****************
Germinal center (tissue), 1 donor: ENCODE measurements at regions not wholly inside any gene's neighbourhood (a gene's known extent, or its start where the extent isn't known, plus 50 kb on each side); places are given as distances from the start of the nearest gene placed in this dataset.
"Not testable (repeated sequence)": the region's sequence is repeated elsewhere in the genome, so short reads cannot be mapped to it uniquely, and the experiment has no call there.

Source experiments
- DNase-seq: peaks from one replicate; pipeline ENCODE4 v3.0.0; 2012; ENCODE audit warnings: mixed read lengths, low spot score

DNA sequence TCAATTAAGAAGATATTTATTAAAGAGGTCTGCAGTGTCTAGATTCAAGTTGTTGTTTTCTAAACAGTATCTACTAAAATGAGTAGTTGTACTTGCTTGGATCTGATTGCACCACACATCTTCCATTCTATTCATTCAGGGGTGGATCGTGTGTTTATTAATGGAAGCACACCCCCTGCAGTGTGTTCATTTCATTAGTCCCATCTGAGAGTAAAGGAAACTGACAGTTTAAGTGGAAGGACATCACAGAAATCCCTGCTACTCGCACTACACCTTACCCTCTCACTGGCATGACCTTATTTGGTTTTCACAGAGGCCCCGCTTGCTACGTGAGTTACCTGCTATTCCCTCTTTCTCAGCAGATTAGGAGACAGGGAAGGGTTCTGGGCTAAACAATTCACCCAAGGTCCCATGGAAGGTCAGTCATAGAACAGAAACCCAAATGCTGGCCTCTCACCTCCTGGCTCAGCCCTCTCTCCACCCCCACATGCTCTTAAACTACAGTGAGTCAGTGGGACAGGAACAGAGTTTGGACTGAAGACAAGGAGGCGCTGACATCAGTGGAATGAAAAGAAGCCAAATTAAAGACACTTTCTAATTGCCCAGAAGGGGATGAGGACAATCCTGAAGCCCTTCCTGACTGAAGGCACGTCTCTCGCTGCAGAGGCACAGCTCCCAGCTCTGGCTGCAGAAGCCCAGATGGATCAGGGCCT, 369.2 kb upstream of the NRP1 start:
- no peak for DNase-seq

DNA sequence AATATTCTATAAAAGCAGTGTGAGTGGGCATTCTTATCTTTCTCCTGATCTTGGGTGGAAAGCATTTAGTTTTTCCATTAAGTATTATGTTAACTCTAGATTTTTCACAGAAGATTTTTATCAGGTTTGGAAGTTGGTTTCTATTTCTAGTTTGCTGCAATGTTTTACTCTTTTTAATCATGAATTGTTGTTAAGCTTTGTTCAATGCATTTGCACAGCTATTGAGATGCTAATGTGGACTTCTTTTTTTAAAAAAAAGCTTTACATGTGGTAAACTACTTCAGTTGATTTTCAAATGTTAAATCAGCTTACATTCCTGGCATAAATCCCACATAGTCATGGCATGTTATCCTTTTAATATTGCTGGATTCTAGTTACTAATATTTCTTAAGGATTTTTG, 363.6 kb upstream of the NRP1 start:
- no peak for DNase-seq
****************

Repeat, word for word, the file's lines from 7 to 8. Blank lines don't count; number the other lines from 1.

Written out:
DNA sequence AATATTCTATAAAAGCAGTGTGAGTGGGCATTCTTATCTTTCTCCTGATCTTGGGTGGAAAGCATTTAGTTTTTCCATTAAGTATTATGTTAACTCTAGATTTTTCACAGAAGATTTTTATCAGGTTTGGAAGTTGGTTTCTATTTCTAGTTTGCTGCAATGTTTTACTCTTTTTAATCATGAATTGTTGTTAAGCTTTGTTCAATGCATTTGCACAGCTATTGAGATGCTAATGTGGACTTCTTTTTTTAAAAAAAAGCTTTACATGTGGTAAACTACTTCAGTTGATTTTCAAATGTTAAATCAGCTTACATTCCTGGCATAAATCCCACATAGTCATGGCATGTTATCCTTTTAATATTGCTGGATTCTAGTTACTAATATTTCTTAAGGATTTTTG, 363.6 kb upstream of the NRP1 start:
- no peak for DNase-seq